President Obama boards Air Force One at Andrews Air Force Base, Md. His former… (Pablo Martinez Monsivais…)
WASHINGTON — Chicago Mayor Rahm Emanuel, making the case Sunday on "Meet the Press" for President Obama’s reelection, went on the offensive with a sound bite summarizing Obama’s first term.
“General Motors is alive and well and Osama bin Laden is not,” Emanuel said.
Emanuel, who was Obama’s first chief of staff, spoke after host David Gregory highlighted a network poll showing only 31% of respondents said they were better off since Obama took office and 69% said they were worse off or in the same place.
Emanuel said Obama clearly understands the frustration Americans feel that the economy is not moving fast enough and is working on that. He said people also were frustrated by Washington’s inability to move forward and by society’s two sets of rule books, one for the “more fortunate” and one for “everybody else.”
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“Think about it, when a business fails, sometimes people get a golden parachute. Other people get a pink slip,” Emanuel said.
The mayor said the election posed a clear choice because Obama helped save the auto industry when it was two weeks from collapse, supported middle-class families so children could go to college and tried to help homeowners refinance their mortgages rather than let the housing market bottom out.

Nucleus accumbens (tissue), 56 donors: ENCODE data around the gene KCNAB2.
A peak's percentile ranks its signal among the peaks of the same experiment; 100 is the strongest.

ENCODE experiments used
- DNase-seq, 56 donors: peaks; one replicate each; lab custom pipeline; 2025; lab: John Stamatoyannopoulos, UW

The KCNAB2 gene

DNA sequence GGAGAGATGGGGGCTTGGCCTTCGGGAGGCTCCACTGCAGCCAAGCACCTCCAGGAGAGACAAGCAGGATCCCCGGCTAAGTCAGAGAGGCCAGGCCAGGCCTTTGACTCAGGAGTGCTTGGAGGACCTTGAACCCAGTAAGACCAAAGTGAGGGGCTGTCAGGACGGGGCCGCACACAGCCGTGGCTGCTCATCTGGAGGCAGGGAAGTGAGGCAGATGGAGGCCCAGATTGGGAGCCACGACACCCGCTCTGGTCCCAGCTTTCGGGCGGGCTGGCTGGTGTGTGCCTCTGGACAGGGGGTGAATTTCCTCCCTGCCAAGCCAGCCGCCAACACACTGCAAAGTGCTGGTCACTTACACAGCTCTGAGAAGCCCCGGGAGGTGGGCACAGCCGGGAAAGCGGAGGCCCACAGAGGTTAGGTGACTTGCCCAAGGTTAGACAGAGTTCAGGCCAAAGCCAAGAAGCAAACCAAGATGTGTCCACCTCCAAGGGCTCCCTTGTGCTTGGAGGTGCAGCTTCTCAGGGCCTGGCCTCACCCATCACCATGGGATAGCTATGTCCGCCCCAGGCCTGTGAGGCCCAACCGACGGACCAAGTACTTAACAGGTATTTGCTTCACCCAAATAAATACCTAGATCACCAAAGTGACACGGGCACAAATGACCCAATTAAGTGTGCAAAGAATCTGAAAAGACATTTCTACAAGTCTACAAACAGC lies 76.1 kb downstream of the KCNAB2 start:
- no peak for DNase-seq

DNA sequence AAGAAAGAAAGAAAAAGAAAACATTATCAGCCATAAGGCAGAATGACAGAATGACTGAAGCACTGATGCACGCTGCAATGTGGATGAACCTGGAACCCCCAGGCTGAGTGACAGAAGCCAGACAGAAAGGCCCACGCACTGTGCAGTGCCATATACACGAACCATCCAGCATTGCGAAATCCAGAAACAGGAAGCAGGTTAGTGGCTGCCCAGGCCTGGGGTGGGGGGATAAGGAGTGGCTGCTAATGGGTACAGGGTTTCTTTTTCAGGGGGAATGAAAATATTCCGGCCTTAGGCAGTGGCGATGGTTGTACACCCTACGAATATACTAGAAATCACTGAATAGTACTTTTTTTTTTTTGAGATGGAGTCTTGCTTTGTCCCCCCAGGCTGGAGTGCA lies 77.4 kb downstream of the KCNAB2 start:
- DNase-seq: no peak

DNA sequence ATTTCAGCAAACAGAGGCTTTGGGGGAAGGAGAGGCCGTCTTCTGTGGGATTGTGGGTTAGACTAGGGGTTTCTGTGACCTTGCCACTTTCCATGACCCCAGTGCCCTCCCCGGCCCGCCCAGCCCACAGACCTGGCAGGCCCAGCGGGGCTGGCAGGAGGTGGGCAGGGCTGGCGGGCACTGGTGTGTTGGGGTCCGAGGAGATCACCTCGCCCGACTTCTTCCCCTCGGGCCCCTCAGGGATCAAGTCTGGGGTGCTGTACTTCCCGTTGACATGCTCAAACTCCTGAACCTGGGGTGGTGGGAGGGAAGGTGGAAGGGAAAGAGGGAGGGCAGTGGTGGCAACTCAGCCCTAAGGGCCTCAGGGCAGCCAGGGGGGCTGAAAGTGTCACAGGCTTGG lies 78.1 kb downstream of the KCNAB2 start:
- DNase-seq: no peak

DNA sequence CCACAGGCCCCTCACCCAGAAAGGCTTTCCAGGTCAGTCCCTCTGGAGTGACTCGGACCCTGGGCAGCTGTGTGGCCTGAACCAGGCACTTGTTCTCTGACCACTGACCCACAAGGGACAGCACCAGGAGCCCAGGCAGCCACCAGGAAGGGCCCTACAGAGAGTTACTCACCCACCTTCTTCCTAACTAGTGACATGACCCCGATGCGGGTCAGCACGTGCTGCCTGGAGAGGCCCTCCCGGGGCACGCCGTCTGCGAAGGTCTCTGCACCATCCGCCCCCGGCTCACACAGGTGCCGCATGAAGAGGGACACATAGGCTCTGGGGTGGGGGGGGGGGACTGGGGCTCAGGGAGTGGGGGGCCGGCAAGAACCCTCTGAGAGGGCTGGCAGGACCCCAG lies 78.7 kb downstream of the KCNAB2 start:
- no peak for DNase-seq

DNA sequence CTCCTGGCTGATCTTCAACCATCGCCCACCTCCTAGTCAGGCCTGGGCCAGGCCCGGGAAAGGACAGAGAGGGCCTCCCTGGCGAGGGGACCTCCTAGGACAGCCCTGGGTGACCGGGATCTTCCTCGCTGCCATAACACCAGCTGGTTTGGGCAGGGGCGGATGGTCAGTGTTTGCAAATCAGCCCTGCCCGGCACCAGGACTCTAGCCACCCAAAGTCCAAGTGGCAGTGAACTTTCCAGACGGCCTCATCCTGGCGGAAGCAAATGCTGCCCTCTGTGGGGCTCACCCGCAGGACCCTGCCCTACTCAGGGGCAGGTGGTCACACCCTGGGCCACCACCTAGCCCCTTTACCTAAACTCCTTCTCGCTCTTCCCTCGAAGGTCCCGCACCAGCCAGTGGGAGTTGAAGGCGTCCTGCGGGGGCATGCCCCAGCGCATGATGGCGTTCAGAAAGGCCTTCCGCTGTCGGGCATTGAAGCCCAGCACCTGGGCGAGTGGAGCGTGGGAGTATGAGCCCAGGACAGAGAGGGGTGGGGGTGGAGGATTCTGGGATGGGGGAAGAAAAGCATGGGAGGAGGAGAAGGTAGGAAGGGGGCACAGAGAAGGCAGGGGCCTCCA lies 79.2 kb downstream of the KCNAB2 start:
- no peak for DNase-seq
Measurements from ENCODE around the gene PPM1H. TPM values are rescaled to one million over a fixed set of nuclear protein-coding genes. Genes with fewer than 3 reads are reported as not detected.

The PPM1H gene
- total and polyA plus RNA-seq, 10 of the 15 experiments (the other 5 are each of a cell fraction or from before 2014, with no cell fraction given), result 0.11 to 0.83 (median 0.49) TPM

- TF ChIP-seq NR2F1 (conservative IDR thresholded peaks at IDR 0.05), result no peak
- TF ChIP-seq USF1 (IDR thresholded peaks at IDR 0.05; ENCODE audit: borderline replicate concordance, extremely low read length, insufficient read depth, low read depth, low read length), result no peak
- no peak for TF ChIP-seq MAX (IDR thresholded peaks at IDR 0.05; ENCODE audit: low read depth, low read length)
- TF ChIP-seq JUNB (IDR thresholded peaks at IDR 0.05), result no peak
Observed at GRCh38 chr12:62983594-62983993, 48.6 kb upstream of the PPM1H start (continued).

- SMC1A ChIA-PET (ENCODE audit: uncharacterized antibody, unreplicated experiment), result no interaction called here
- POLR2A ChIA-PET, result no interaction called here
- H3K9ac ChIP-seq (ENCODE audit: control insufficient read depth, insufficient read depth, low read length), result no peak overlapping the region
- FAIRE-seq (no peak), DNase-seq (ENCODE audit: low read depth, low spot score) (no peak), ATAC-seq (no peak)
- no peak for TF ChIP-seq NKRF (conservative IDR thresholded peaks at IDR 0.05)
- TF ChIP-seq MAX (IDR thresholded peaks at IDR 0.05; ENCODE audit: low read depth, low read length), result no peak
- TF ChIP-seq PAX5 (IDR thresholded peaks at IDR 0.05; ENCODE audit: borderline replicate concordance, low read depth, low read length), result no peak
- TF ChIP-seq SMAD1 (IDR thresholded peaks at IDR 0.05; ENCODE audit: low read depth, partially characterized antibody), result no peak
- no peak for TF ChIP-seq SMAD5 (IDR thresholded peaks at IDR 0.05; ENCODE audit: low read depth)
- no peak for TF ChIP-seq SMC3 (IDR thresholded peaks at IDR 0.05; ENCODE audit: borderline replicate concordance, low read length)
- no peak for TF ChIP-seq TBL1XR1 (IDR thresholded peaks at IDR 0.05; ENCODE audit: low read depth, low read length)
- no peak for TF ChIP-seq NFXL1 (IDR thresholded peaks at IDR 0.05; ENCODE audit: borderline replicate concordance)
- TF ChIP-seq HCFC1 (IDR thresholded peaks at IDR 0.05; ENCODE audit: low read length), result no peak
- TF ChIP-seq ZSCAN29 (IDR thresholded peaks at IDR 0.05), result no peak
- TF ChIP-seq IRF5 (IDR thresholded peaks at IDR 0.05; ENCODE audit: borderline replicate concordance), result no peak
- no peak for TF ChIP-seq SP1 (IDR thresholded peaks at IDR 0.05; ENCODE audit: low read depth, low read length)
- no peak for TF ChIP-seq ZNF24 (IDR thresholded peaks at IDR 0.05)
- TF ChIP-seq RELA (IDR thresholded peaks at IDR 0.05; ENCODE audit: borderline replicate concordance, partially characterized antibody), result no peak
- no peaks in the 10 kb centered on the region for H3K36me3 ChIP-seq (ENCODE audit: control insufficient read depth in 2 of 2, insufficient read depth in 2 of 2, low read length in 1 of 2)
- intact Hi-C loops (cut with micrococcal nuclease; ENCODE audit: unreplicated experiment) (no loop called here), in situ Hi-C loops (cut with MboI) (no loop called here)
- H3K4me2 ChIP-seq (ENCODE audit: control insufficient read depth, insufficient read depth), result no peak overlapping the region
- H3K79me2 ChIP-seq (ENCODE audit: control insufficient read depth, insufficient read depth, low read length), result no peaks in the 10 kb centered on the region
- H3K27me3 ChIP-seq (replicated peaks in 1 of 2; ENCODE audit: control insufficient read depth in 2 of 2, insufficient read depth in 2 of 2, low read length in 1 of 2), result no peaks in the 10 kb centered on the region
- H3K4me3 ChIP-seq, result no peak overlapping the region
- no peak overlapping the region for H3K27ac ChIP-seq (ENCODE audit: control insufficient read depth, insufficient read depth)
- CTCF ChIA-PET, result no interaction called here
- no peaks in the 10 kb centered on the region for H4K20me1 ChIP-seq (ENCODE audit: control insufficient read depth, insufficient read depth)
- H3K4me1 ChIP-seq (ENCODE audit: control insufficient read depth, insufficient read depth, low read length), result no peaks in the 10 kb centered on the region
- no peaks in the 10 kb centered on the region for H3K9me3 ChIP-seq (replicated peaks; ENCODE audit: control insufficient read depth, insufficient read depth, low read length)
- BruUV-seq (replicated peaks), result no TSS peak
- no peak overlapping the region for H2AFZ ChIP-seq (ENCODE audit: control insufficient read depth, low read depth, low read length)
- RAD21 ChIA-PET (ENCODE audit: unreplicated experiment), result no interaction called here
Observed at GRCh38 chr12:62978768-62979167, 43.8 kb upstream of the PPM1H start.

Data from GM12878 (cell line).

Gregory noted that the presidential race was deadlocked, unemployment was above 8% and Obama’s approval rating was below 50% and asked: Did nominee Mitt Romney really have to emerge from last week’s Republican National Convention as anything other than the lesser of two problematic choices?
Emanuel responded by saying each convention provides a memorable line or policy, starting with George H.W. Bush and his anti-tax pledge: “Read my lips.” Emanuel said Bill Clinton espoused a “new covenant” and George W. Bush billed himself a “compassionate conservative.”
Playing the attack dog, Emanuel ridiculed Romney’s acceptance speech by saying the GOP nominee merely laid out the policies of “Groundhog Day,” which would mean a return to the very things that led to the recession. He condemned Romney’s speech as “devoid and vacuous of any ideas” and said as a result, people instead were talking about actor-director Clint Eastwood’s bizarre appearance at the convention.
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“There is nothing memorable about Mitt Romney’s speech,” Emanuel said. “There’s not a memorable line, a memorable philosophy. All he advocated was a policy that led to the economic recession.”
Emanuel, on tap to speak at the Democrats’ national gathering in Charlotte, N.C., spoke from Chicago. When Gregory asked him about Chicago’s soaring homicide rate, the mayor said he was putting more police on the streets and containing what he called a “gang-on-gang problem.” Overall crime is down by 10%, Emanuel said.
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